Man in the Browser (MitB) attacks utilize a trojan horse covertly installed on a computer system that modifies the user's web transactions in real time, intercepting the messages in a public key exchange and replacing the targeted security keys with fake ones.
Unlike a phishing attack, where an unsuspecting user is redirected to a web address other than their intended target, a MitB attack can occur when the user has typed a URL directly into the browser bar. MitB trojans may be detected and removed by antivirus software, and attacks countered using an out-of-band transaction verification technique.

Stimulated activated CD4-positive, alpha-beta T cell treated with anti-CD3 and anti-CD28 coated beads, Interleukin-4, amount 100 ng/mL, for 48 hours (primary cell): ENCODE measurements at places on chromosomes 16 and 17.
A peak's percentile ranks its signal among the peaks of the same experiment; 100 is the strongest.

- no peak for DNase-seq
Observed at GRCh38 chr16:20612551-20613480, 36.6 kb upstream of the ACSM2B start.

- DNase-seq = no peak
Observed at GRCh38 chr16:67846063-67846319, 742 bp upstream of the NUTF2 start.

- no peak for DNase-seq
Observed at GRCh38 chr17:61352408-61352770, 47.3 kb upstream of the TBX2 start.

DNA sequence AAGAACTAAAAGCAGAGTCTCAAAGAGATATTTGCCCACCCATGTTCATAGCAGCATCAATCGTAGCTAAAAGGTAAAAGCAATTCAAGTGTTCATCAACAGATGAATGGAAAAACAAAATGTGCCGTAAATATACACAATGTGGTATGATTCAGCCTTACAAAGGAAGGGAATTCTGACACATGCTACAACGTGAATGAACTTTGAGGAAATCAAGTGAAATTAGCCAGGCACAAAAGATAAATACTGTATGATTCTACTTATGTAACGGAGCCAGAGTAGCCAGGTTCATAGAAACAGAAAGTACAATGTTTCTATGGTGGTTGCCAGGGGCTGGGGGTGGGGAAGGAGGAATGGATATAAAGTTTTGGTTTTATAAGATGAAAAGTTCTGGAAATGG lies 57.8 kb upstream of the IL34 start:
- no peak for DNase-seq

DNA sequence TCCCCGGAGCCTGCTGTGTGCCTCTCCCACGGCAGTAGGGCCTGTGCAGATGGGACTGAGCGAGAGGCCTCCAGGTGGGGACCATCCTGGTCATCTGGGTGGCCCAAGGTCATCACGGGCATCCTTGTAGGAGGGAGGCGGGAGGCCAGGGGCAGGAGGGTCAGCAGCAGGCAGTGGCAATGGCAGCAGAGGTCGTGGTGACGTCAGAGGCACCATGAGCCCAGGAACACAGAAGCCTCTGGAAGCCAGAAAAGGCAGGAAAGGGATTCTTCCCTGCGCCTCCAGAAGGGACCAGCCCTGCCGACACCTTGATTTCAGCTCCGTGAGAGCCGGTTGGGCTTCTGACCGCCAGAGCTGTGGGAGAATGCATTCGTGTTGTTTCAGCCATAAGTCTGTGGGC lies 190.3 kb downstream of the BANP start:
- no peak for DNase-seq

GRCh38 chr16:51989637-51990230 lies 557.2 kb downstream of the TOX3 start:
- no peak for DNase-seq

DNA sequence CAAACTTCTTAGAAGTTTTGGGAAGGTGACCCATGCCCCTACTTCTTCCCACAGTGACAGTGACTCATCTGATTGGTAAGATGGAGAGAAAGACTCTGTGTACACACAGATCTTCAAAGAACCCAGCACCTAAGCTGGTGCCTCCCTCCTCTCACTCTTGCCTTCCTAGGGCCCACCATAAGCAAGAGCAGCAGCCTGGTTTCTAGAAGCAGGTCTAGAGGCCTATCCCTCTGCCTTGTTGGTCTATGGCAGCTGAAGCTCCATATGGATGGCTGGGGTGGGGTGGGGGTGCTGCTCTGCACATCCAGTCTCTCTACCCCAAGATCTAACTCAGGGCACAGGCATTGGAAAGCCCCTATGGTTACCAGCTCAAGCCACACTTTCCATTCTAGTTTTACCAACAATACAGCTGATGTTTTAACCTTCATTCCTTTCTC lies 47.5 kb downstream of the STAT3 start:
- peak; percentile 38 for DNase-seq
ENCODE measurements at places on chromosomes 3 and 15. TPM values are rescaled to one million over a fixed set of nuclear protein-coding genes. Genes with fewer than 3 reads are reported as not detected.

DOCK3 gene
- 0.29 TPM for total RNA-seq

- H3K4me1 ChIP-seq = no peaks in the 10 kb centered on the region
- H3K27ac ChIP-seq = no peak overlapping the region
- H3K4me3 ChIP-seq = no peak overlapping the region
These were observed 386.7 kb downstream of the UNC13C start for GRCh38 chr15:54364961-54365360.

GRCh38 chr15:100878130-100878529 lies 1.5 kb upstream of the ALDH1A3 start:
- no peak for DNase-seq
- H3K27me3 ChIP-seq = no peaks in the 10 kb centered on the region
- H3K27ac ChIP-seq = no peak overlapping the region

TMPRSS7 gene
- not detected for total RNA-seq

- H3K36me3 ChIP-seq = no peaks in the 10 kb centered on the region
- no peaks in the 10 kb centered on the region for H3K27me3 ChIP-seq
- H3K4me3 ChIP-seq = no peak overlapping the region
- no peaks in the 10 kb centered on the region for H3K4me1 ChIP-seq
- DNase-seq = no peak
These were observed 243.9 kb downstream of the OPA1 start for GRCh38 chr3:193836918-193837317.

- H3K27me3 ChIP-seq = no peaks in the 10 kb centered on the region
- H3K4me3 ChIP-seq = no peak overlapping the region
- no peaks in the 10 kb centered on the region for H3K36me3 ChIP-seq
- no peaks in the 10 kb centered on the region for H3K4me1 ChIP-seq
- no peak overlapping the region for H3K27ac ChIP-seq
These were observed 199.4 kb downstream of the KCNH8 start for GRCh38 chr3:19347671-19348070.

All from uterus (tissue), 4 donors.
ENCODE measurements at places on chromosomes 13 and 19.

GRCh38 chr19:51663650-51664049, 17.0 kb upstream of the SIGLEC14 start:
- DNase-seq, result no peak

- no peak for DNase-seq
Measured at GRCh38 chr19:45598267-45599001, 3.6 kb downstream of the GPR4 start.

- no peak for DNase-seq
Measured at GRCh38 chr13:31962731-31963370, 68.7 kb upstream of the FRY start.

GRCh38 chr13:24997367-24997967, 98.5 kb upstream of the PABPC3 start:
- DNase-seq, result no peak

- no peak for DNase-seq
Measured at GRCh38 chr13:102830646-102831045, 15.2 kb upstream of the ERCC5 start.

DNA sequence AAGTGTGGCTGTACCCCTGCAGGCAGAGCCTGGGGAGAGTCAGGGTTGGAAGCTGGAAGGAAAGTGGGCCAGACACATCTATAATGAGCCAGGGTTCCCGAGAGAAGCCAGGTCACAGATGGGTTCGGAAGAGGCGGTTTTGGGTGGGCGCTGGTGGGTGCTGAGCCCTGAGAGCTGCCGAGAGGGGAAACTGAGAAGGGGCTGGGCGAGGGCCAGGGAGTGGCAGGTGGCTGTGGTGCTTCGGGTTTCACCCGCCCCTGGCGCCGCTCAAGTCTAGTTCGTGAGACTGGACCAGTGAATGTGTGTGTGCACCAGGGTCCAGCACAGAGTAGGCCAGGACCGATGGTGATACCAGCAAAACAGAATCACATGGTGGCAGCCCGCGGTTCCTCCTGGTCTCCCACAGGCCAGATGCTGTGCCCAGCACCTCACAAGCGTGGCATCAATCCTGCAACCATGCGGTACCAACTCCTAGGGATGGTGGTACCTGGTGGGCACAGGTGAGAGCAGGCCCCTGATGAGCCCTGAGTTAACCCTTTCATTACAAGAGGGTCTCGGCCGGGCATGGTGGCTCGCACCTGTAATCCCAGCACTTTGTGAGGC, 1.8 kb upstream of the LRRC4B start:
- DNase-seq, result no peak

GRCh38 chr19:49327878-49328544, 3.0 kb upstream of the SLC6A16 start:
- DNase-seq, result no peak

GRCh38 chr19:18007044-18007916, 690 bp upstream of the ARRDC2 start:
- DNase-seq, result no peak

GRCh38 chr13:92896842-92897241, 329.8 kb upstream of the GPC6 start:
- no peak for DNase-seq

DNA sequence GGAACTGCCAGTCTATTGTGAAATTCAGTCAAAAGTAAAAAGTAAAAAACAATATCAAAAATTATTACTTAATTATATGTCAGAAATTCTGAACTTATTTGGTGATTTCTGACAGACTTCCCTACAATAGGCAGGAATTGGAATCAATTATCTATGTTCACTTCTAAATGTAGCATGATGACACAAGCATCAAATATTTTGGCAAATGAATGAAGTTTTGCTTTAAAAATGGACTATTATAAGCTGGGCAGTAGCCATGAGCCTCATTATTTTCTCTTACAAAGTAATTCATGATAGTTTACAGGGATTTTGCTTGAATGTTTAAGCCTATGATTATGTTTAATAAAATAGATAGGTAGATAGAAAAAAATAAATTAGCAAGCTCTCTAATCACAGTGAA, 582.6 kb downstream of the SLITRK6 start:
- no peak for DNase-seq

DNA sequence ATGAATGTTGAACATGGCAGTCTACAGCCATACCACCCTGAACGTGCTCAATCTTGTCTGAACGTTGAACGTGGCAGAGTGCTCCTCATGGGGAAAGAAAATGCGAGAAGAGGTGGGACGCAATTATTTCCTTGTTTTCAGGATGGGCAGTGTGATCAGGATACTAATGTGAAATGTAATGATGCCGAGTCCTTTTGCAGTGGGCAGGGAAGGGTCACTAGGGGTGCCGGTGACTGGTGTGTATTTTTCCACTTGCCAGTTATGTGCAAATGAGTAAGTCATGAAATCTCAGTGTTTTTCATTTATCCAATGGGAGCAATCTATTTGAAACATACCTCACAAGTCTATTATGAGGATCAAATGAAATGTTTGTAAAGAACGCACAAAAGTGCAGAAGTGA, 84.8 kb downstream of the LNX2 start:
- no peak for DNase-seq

MitB attacks are deployed via user script, a Browser Helper Object (BHO), or an insecure browser extension. The trojan enables its creator to circumvent the security features of the web browser. The trojan then facilitates the interception of calls between the user and the website they are engaging. Specifically the trojan can:
- Alter website columns and fields, or add them
- Alter financial transaction information including account details and purchase details
- Suspend or seize an ongoing transaction in real time
- Alter a website's appearance
- Alter the servers’ responses, such as thank-you pages
- Seize data entered into fields on a website
- Alter the transaction history if the user revisits the website